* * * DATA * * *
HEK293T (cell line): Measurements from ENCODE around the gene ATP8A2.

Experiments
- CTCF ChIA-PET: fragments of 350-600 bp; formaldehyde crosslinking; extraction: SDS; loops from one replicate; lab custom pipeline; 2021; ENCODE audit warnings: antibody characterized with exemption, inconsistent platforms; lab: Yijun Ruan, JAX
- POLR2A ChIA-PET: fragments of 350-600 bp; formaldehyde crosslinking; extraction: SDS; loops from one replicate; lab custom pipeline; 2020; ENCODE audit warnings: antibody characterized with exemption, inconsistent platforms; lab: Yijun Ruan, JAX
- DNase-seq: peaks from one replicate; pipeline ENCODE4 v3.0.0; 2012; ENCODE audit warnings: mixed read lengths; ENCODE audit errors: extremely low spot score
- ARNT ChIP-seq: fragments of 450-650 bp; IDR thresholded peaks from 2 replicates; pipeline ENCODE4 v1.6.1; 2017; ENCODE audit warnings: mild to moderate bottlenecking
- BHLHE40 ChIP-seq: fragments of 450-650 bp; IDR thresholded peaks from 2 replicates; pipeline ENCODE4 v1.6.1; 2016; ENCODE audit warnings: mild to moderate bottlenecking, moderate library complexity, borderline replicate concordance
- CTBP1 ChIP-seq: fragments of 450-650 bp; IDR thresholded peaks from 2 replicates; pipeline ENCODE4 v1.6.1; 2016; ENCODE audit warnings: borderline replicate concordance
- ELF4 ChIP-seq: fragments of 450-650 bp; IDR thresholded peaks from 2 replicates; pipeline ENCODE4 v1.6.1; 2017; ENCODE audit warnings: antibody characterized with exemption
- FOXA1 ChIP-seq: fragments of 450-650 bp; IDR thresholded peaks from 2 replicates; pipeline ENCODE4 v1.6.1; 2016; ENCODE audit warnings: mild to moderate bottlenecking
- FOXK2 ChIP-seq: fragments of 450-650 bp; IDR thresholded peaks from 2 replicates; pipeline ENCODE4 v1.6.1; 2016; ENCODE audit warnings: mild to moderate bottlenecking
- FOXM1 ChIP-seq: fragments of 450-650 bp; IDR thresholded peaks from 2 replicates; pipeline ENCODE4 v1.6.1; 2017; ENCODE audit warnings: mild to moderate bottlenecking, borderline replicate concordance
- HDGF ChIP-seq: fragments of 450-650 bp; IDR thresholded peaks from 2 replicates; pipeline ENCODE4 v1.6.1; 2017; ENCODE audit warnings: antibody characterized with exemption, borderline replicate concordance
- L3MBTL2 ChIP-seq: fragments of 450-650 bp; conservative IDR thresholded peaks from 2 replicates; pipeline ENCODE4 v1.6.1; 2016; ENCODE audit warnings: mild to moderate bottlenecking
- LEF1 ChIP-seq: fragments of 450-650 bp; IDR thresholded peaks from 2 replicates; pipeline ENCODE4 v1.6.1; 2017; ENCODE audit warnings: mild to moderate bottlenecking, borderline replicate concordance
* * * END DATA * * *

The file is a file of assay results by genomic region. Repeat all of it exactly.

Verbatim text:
HEK293T (cell line): Measurements from ENCODE around the gene ATP8A2.

Experiments
- CTCF ChIA-PET: fragments of 350-600 bp; formaldehyde crosslinking; extraction: SDS; loops from one replicate; lab custom pipeline; 2021; ENCODE audit warnings: antibody characterized with exemption, inconsistent platforms; lab: Yijun Ruan, JAX
- POLR2A ChIA-PET: fragments of 350-600 bp; formaldehyde crosslinking; extraction: SDS; loops from one replicate; lab custom pipeline; 2020; ENCODE audit warnings: antibody characterized with exemption, inconsistent platforms; lab: Yijun Ruan, JAX
- DNase-seq: peaks from one replicate; pipeline ENCODE4 v3.0.0; 2012; ENCODE audit warnings: mixed read lengths; ENCODE audit errors: extremely low spot score
- ARNT ChIP-seq: fragments of 450-650 bp; IDR thresholded peaks from 2 replicates; pipeline ENCODE4 v1.6.1; 2017; ENCODE audit warnings: mild to moderate bottlenecking
- BHLHE40 ChIP-seq: fragments of 450-650 bp; IDR thresholded peaks from 2 replicates; pipeline ENCODE4 v1.6.1; 2016; ENCODE audit warnings: mild to moderate bottlenecking, moderate library complexity, borderline replicate concordance
- CTBP1 ChIP-seq: fragments of 450-650 bp; IDR thresholded peaks from 2 replicates; pipeline ENCODE4 v1.6.1; 2016; ENCODE audit warnings: borderline replicate concordance
- ELF4 ChIP-seq: fragments of 450-650 bp; IDR thresholded peaks from 2 replicates; pipeline ENCODE4 v1.6.1; 2017; ENCODE audit warnings: antibody characterized with exemption
- FOXA1 ChIP-seq: fragments of 450-650 bp; IDR thresholded peaks from 2 replicates; pipeline ENCODE4 v1.6.1; 2016; ENCODE audit warnings: mild to moderate bottlenecking
- FOXK2 ChIP-seq: fragments of 450-650 bp; IDR thresholded peaks from 2 replicates; pipeline ENCODE4 v1.6.1; 2016; ENCODE audit warnings: mild to moderate bottlenecking
- FOXM1 ChIP-seq: fragments of 450-650 bp; IDR thresholded peaks from 2 replicates; pipeline ENCODE4 v1.6.1; 2017; ENCODE audit warnings: mild to moderate bottlenecking, borderline replicate concordance
- HDGF ChIP-seq: fragments of 450-650 bp; IDR thresholded peaks from 2 replicates; pipeline ENCODE4 v1.6.1; 2017; ENCODE audit warnings: antibody characterized with exemption, borderline replicate concordance
- L3MBTL2 ChIP-seq: fragments of 450-650 bp; conservative IDR thresholded peaks from 2 replicates; pipeline ENCODE4 v1.6.1; 2016; ENCODE audit warnings: mild to moderate bottlenecking
- LEF1 ChIP-seq: fragments of 450-650 bp; IDR thresholded peaks from 2 replicates; pipeline ENCODE4 v1.6.1; 2017; ENCODE audit warnings: mild to moderate bottlenecking, borderline replicate concordance